Art for Healing: Looking for The Beauty Inside

The Beauty Inside is a 2015 Korean film in which Kim Woo Jin, the main character, wakes up everyday in a different face, body, race, and sex.

The Beauty Inside is a 2015 Korean film in which Kim Woo Jin, the main character, wakes up everyday in a different face, body, race, and sex. Each day, he stares at a completely different person in the mirror. Only he himself knows that despite having different physical appearances, the faces staring back at him are the same Kim Woo Jin. Then, on a day where he wears the features of a handsome young man, he meets a girl whom he falls in love with and to whom he tells his secret. Despite the seemingly peculiar storyline, The Beauty Inside addresses, through an honest and artistic lens, a prominent issue in South Korean society: the dilemma surrounding appearances.

When I first watched The Beauty Inside, the film struck me and prompted me to consider how accepting we are of a society where physical appearances define over inner selves. We are so used to judgement on a superficial level and it happens so regularly that I have come to accept this as part of the norm of everyday life. However, a sense of displeasure and disapproval has always remained within me. South Korea, the country I was raised in, holds heavy expectations towards physical appearances, such as weight, height, clothing, and makeup.

Generally, people are exposed to these beauty standards through the film and Korean pop music industries, where mostly good-looking celebrities are publicized. Audience members compare themselves to these commercial images and hold themselves to similar standards. People are often pressured to wear trendy clothes; it has even become common knowledge that girls should weigh below 50kg (110 lbs). There are even times when TV show hosts deliberately belittle their guests by joking about their appearances. It is clear that these artistic industries are reinforcing stereotypes and superficial judgments in Korean society instead of building a culture of diversity and respect.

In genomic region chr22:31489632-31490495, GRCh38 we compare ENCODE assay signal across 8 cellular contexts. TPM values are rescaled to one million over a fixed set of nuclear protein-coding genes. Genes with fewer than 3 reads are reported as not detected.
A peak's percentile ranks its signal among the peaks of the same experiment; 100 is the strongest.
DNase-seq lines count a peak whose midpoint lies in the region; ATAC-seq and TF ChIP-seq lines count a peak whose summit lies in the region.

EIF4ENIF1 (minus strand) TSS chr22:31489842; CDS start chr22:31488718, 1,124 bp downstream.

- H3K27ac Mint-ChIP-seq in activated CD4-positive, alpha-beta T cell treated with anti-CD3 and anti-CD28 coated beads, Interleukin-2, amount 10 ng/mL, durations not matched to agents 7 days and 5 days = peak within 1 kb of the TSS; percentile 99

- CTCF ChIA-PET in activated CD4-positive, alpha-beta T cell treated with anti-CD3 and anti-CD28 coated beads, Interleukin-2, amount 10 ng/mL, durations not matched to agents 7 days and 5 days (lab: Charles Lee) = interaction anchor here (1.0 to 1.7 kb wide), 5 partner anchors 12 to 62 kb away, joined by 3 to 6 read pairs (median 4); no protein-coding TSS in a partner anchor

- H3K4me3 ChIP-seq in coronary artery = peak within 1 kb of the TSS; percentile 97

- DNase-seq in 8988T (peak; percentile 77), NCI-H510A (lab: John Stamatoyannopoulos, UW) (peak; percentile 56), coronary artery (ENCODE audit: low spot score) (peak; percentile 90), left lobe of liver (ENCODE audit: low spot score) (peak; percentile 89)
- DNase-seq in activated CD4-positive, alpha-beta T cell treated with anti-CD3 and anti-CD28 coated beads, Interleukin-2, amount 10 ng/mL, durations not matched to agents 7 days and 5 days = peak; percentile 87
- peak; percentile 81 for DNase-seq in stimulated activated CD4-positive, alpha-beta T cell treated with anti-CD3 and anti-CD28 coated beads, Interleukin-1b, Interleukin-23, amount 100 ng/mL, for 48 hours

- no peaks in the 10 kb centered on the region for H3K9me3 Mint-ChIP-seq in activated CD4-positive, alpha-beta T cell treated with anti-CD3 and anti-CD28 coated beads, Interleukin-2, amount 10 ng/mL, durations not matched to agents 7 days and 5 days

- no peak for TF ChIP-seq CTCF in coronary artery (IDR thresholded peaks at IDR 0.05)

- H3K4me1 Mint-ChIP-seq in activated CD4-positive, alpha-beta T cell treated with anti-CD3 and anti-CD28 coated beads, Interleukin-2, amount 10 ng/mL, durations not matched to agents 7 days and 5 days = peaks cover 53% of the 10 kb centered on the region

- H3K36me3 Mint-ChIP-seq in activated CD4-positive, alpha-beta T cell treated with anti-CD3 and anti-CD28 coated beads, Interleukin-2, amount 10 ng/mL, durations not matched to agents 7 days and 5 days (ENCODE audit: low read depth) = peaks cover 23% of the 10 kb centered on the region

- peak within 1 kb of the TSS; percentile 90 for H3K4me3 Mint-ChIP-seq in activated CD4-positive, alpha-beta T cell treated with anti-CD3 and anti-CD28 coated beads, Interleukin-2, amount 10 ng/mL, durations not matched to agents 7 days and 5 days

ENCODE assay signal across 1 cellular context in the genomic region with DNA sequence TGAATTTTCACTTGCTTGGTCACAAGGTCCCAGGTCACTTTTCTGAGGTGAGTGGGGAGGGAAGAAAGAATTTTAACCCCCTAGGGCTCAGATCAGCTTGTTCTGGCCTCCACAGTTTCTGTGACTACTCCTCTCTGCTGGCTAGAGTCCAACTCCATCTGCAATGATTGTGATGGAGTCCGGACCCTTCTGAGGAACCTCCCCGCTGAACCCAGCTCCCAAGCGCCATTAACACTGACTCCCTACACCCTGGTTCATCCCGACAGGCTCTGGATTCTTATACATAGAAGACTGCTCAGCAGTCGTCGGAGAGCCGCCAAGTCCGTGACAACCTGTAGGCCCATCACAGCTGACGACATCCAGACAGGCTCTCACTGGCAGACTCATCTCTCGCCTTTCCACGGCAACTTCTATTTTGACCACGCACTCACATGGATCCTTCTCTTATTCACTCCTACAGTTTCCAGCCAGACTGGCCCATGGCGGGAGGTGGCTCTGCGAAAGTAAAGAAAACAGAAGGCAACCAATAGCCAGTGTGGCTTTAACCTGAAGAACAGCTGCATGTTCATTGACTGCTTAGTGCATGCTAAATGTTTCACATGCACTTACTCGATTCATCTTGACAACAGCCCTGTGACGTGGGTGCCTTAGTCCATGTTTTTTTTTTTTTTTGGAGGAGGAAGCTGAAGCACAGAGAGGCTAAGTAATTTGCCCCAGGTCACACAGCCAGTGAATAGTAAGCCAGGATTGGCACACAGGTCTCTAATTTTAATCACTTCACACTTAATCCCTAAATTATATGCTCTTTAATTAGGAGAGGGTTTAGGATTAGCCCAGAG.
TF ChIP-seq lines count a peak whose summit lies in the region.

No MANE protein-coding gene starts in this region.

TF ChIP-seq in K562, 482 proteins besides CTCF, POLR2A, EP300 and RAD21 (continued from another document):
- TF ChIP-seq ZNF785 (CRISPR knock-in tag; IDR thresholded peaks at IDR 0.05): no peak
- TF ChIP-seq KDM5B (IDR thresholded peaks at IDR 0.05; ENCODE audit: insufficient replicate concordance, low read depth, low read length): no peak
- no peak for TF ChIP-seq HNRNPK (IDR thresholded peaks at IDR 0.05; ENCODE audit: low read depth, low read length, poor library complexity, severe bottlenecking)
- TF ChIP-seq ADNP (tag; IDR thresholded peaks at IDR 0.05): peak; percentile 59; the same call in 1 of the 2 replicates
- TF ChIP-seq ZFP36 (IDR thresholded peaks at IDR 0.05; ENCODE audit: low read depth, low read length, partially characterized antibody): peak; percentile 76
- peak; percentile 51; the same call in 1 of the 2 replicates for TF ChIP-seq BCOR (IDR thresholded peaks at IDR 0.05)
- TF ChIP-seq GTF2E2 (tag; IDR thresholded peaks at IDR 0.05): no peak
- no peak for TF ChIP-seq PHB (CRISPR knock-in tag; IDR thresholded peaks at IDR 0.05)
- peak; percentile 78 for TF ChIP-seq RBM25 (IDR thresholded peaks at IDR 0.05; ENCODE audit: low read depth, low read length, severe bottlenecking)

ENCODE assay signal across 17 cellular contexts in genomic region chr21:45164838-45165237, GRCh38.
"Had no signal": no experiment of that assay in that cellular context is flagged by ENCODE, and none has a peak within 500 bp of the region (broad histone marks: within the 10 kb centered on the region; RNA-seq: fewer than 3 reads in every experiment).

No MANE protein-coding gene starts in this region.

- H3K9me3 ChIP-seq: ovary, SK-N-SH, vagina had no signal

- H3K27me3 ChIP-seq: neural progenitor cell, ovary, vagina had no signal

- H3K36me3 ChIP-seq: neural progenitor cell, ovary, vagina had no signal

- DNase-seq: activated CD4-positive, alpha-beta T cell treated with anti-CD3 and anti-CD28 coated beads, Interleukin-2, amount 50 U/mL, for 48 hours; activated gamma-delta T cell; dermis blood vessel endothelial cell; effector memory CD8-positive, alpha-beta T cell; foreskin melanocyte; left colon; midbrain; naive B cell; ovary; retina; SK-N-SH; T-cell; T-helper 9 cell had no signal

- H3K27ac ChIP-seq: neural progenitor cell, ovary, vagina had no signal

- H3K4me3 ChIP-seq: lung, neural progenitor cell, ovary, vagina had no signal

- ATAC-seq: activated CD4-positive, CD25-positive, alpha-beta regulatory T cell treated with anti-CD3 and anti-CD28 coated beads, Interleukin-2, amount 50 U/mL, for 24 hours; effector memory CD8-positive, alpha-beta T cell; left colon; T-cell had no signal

Personally, I believe that although appearances can temporarily increase the likeability of a person, what ultimately defines a person are their thoughts, actions, and heart. Therefore, through listening and understanding with an open mind, I leave myself the chance to amend my prejudices against others. The Beauty Inside resonated with me in this aspect because although the girl fell for Kim Woo Jin due to his kindness and personality, his changing appearances prevented her from recognizing him the following day. To uphold their connection, she could only rely on him recognizing her first. Through this, the film explains that the pursuit of the inner self must never be one-sided. One must be willing to actively express oneself, and on the receiving end, people must be willing to accept and respect that expression. The plot emphasizes how true connections are formed when one reaches for something deeper, something substantial beyond physical appearance.

The film, in its raw and honest portrayal of such a superficial society, endorses the idea that finding the beauty inside is a difficult, self-healing process that will certainly reap its rewards. It showed me that accepting others and embracing self-expression are valuable ways to heal. People are able to heal through videography and film because many promote positive concepts such as love and success, to which the audience can exemplify and relate to on a personal level. However, to achieve this healing effect, the film industry has a lot more to improve upon. By diversifying their casts, addressing social issues, and deviating away from the standard rom-coms, Korean films definitely have the potential to reach and impact a larger audience.

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